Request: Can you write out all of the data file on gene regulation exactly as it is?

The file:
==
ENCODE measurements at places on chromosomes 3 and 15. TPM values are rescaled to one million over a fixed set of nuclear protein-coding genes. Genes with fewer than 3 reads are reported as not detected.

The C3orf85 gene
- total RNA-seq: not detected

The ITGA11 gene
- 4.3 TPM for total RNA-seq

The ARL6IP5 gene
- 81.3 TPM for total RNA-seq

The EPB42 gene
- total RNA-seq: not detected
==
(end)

ENCODE measurements at places on chromosomes 3 and 15. TPM values are rescaled to one million over a fixed set of nuclear protein-coding genes. Genes with fewer than 3 reads are reported as not detected.

The C3orf85 gene
- total RNA-seq: not detected

The ITGA11 gene
- 4.3 TPM for total RNA-seq

The ARL6IP5 gene
- 81.3 TPM for total RNA-seq

The EPB42 gene
- total RNA-seq: not detected